Constanza Ceruti is an anthropologist and mountain climber who lives in northwest Argentina. After her graduation as an anthropologist at University of Buenos Aires in 1996, she earned her Ph.D. at University of Cuyo (Mendoza) in 2001. She has become a specialist in the fields of high altitude archaeology and the anthropology of sacred mountains. She is Scientific Investigator of the National Council for the Scientific Research (CONICET) in Argentina and a Professor at the Catholic University of Salta, as well as the founder and Director of the Institute of High Mountain Research at the same University. She is the only female Andean high-altitude archaeologist in the world.
Ceruti has climbed over 100 mountains above 16,500 feet (5000 meters) within the context of systematic archaeological research. She has been twice on top of Aconcagua (6962 m), the highest mountain in the western hemisphere, and she ascended to the summit of Mt. Pissis (6882 m) one of the two highest volcanoes in the world. She has climbed high peaks in Ecuador, Bolivia, Peru, Chile and Argentina, as well as in Mexico and Nepal. She is the author of more than one hundred scientific papers and twenty books.
On the summit of volcano Llullaillaco (22,100 feet), the site of the highest archaeological work ever undertaken, she co-discovered three of the best preserved mummies in the world, together with several gold and silver statues and sumptuary objects of typical Inca style. After coordinating the scientific studies of the mummies and artifacts for six years, Ceruti co-authored a book on Inca Rituals and Sacred Mountains published by the Cotsen Institute of Archaeology at UCLA.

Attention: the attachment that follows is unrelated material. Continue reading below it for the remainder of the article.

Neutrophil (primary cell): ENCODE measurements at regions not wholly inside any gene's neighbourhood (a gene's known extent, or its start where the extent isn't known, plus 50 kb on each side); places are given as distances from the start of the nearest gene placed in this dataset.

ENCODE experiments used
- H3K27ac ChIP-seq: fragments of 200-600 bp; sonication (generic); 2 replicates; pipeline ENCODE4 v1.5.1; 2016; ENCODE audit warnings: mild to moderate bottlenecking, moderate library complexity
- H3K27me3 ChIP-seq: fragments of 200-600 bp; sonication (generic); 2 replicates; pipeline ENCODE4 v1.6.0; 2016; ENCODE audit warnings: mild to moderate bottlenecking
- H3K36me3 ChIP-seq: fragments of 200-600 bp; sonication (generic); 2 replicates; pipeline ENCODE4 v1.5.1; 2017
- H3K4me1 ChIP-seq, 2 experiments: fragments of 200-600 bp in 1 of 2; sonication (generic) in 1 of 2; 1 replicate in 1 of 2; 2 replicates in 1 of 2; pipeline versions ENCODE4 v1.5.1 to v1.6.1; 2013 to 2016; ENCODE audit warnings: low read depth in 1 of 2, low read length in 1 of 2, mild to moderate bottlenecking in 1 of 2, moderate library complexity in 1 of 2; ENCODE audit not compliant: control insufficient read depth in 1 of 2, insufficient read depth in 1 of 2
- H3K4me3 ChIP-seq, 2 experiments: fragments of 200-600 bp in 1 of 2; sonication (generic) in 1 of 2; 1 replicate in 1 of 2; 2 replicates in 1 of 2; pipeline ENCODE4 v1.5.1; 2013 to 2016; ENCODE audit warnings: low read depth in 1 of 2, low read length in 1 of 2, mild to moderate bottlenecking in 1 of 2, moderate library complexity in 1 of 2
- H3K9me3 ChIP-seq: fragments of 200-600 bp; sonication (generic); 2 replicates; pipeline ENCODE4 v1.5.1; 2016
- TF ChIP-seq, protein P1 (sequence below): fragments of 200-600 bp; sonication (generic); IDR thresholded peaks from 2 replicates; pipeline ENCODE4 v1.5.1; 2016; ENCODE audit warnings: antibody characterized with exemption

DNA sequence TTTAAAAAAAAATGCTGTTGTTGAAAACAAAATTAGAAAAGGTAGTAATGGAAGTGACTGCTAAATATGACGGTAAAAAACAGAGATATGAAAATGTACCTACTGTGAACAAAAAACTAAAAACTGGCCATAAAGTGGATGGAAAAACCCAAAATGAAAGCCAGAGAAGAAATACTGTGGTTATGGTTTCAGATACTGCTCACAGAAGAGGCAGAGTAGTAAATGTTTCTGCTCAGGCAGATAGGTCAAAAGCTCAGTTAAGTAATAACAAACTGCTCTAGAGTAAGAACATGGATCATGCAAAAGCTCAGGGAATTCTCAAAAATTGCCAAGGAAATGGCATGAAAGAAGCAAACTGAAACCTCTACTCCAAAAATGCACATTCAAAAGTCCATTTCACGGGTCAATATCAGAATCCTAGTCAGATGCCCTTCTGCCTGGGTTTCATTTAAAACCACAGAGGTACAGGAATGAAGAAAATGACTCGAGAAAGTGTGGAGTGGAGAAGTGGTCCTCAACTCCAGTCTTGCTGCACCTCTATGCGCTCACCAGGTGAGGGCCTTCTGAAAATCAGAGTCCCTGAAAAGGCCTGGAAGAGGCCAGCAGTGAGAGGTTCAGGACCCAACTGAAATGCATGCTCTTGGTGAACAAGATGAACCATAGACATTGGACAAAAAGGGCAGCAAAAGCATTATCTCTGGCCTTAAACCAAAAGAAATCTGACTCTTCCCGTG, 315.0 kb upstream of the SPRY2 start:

Her anthropological interest in sacred mountains and world´s religions goes beyond the vast Andean range. She has been to the Nepal Himalayas, India, Thailand, Australia, Polynesia, Egypt, Morocco, Turkey, Greece, Norway, Italy, France, Spain, Germany, Greenland, Canada, Alaska, United States, Mexico, Costa Rica, Ecuador, Brazil, Peru and Chile. She has lectured extensively and participated in dozens of conferences worldwide.
The University of Buenos Aires awarded her with the Gold Medal. Her mountaineering achievements have been recognized with the Gold Condor, the most important award by the National Army of Argentina, for the first time given to a woman. In 2005 she became an Emerging Explorer of the National Geographic Society. In 2006 she was among the few honorees at the Prince of Asturias Award Ceremony, when the Communication and Humanities Award was given to the National Geographic Society. In 2007 she received the Courage Award from the Wings Worldquest and she was honored as a Distinguished Lecturer in Anthropology at the University of West Georgia (USA). In 2008 she received an award for her Academic Vocation in Buenos Aires. In 2009 she was a TED fellow and invited speaker at the TED global meeting in Oxford (England), as well as a Rising Talent and invited speaker at the Women´s Forum for the Economy and Society in Deauville (France). In 2010 she was honored among the most outstanding women in Salta. In 2011 she was honored by authorities in the Basque Country and she lectured at the University of Harvard. In 2014 she received an Honorary Doctorate in Humanities at the Moravian College in Pennsylvania. In 2017 she was awarded the Gold Medal of the International Society of Woman Geographers.